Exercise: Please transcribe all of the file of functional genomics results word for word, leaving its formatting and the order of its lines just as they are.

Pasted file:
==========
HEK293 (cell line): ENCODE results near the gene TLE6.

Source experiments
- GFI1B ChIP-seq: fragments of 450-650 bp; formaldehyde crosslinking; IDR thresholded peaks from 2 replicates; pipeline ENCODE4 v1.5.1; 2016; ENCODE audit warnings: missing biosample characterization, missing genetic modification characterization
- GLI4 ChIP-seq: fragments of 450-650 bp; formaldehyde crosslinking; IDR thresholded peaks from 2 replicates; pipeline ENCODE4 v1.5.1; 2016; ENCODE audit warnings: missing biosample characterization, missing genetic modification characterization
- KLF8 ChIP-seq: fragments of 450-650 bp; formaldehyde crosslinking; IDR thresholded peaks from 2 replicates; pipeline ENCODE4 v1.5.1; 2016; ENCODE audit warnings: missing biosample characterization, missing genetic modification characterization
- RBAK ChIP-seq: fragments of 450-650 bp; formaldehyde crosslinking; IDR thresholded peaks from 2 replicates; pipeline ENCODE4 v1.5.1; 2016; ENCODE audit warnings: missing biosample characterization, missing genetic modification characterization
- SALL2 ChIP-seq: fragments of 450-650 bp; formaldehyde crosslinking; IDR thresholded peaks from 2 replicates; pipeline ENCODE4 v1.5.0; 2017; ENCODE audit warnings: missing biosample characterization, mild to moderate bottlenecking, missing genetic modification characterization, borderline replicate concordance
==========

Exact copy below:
HEK293 (cell line): ENCODE results near the gene TLE6.

Source experiments
- GFI1B ChIP-seq: fragments of 450-650 bp; formaldehyde crosslinking; IDR thresholded peaks from 2 replicates; pipeline ENCODE4 v1.5.1; 2016; ENCODE audit warnings: missing biosample characterization, missing genetic modification characterization
- GLI4 ChIP-seq: fragments of 450-650 bp; formaldehyde crosslinking; IDR thresholded peaks from 2 replicates; pipeline ENCODE4 v1.5.1; 2016; ENCODE audit warnings: missing biosample characterization, missing genetic modification characterization
- KLF8 ChIP-seq: fragments of 450-650 bp; formaldehyde crosslinking; IDR thresholded peaks from 2 replicates; pipeline ENCODE4 v1.5.1; 2016; ENCODE audit warnings: missing biosample characterization, missing genetic modification characterization
- RBAK ChIP-seq: fragments of 450-650 bp; formaldehyde crosslinking; IDR thresholded peaks from 2 replicates; pipeline ENCODE4 v1.5.1; 2016; ENCODE audit warnings: missing biosample characterization, missing genetic modification characterization
- SALL2 ChIP-seq: fragments of 450-650 bp; formaldehyde crosslinking; IDR thresholded peaks from 2 replicates; pipeline ENCODE4 v1.5.0; 2017; ENCODE audit warnings: missing biosample characterization, mild to moderate bottlenecking, missing genetic modification characterization, borderline replicate concordance